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The Emperor's Club

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All-Reviews.com Movie Review: The Emperor's Club

Starring: Kevin Kline, Rob Morrow
Director: Michael Hoffman
Rated: PG-13
RunTime: 108 Minutes
Release Date: November 2002
Genre: Drama


*Also starring: Steven Culp, Roger Rees, Joel Gretsch, Patrick Dempsey, Embeth Davidtz, Edward Herrmann, Paul Franklin Dano, Harris Yulin



Review by Susan Granger
3½ stars out of 4

If you're looking for a movie that appeals to the whole family - from kids to grandparents - without sex, violence, special effects or lots of action - a film that celebrates what's good, rather than exploiting what's bad - this is for you.

According to the Greek philosopher Heraclitus, "A man's character is his fate," to which St. Benedict's Academy for Boys adds, "The end depends upon the beginning." Those are concepts that Classics professor William Hundert (Kevin Kline) has lived by. His story begins with a flashback to 1976, when the cocky, rebellious son of a U.S. Senator made a brash entrance into his class. Sedgewick Bell (Emile Hirsch) is obnoxious, not unlike his father (Harris Yulin), but he's also bright - and challenging. Determined to inspire the lad, Mr. Hundert involves him in the school's annual Mr. Julius Caesar contest, which is staged as an intellectual tournament. Bell responds and excels, only to be discovered cheating in the final round. 25 years later, the now-grown Bell (Steven Culp) is a powerful corporate leader, yet he's never come to terms with his loss. So he stages an ironic Mr. Julius Caesar contest re-play at which the sage, now-retired Mr. Hundert will officiate. While Neil Tolkin's platitude-laden screenplay, based on "The Palace Thief" by Ethan Canin, and Michael Hoffman's direction never achieve the emotional involvement of "Dead Poets Society" or "Mr. Holland's Opus," Kevin Kline's brilliant, low-key performance propels the drama, along with a sharp, funny turn from Emile Hirsch. On the Granger Movie Gauge of 1 to 10, "The Emperor's Club" is a philosophical, provocative 8, exploring the meaning of integrity and offering an insight which is particularly relevant to contemporary society.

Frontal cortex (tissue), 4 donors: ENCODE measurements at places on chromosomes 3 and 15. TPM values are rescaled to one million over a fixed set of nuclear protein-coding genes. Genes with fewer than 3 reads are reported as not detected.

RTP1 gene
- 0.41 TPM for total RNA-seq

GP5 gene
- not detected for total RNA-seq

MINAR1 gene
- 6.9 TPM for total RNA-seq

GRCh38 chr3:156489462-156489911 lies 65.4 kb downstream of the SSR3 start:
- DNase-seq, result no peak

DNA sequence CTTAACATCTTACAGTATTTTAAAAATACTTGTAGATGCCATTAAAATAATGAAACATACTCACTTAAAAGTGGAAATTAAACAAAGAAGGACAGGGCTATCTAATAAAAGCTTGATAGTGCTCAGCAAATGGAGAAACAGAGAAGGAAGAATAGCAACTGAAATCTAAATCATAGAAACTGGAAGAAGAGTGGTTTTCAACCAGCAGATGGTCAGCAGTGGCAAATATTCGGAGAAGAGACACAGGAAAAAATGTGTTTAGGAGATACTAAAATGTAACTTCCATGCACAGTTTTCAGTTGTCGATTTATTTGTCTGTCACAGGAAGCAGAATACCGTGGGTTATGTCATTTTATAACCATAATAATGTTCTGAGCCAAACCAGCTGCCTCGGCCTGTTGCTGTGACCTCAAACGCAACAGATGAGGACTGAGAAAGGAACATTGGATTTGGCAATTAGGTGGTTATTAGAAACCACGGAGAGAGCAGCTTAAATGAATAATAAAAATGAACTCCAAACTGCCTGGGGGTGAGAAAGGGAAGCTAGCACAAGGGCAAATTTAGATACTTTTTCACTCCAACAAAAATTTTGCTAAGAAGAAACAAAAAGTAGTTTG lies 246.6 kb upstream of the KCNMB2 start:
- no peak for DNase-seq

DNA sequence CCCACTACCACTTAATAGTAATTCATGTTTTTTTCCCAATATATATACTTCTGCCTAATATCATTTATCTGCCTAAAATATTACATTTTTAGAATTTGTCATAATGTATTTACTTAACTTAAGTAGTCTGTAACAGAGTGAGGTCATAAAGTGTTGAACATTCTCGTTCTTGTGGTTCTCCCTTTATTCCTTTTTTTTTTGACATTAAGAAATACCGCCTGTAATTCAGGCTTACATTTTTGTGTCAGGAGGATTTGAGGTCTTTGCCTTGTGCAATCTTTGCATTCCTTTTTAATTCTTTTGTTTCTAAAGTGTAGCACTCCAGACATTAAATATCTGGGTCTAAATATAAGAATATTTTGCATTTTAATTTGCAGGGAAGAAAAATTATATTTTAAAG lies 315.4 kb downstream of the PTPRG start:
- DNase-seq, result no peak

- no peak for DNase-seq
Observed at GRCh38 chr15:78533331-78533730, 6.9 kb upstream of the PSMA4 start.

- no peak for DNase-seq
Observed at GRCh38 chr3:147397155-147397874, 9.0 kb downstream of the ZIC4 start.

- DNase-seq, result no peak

Copyright 2002 Susan Granger

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